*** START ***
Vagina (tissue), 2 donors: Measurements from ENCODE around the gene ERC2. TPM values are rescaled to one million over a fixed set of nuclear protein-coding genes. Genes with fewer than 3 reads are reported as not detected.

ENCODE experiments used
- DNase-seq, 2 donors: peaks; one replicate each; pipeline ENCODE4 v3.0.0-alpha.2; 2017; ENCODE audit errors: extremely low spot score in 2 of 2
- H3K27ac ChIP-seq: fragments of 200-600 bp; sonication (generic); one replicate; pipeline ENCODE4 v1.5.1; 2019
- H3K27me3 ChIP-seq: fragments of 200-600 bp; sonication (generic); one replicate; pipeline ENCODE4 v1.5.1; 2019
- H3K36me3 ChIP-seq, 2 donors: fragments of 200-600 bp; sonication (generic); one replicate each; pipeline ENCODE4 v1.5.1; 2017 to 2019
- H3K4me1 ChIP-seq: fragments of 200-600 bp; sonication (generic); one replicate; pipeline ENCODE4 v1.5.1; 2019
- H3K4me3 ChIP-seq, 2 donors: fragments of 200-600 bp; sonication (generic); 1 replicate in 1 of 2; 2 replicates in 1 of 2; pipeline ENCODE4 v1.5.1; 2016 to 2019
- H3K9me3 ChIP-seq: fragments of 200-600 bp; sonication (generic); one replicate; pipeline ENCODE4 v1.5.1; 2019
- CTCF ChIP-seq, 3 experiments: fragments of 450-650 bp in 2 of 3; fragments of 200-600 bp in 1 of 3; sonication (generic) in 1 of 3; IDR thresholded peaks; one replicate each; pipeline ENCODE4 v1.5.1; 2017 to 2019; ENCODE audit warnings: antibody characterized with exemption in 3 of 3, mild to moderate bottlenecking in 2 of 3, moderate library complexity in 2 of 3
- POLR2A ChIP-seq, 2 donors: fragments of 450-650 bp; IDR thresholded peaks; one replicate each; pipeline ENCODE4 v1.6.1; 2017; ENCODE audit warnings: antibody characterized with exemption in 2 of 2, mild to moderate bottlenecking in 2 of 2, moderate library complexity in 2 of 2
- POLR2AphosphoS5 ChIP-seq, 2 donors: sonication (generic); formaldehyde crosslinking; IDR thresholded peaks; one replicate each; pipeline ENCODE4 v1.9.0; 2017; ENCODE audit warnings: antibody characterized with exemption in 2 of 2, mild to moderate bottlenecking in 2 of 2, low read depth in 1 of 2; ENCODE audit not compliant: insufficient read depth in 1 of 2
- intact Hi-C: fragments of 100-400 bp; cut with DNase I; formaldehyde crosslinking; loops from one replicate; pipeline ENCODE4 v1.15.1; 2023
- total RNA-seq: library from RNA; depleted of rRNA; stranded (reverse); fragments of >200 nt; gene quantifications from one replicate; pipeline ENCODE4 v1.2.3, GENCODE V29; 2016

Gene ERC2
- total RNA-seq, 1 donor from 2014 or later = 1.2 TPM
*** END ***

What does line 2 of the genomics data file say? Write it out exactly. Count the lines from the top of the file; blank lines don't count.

ENCODE experiments used